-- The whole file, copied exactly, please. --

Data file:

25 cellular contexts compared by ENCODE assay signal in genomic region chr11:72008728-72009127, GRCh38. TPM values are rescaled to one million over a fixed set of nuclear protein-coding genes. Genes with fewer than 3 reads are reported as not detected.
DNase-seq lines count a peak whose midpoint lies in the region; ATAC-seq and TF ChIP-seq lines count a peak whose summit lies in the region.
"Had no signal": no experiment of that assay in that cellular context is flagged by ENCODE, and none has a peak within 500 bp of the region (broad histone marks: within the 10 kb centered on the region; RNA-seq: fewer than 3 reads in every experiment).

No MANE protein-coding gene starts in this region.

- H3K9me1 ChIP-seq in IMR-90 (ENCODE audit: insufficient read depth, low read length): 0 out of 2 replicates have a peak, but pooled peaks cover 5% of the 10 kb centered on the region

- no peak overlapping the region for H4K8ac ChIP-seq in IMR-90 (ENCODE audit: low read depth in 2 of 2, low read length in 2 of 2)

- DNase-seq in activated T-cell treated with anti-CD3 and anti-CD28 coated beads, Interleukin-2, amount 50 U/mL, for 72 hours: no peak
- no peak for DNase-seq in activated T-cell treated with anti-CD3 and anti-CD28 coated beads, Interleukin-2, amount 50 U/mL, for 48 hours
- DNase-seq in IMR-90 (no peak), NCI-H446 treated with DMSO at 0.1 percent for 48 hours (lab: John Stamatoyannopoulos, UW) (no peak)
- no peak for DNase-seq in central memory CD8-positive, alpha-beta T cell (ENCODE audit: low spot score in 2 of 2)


25 cellular contexts compared by ENCODE assay signal in genomic region chr11:72008728-72009127, GRCh38. TPM values are rescaled to one million over a fixed set of nuclear protein-coding genes. Genes with fewer than 3 reads are reported as not detected.
DNase-seq lines count a peak whose midpoint lies in the region; ATAC-seq and TF ChIP-seq lines count a peak whose summit lies in the region.
"Had no signal": no experiment of that assay in that cellular context is flagged by ENCODE, and none has a peak within 500 bp of the region (broad histone marks: within the 10 kb centered on the region; RNA-seq: fewer than 3 reads in every experiment).

No MANE protein-coding gene starts in this region.

- H3K9me1 ChIP-seq in IMR-90 (ENCODE audit: insufficient read depth, low read length): 0 out of 2 replicates have a peak, but pooled peaks cover 5% of the 10 kb centered on the region

- no peak overlapping the region for H4K8ac ChIP-seq in IMR-90 (ENCODE audit: low read depth in 2 of 2, low read length in 2 of 2)

- DNase-seq in activated T-cell treated with anti-CD3 and anti-CD28 coated beads, Interleukin-2, amount 50 U/mL, for 72 hours: no peak
- no peak for DNase-seq in activated T-cell treated with anti-CD3 and anti-CD28 coated beads, Interleukin-2, amount 50 U/mL, for 48 hours
- DNase-seq in IMR-90 (no peak), NCI-H446 treated with DMSO at 0.1 percent for 48 hours (lab: John Stamatoyannopoulos, UW) (no peak)
- no peak for DNase-seq in central memory CD8-positive, alpha-beta T cell (ENCODE audit: low spot score in 2 of 2)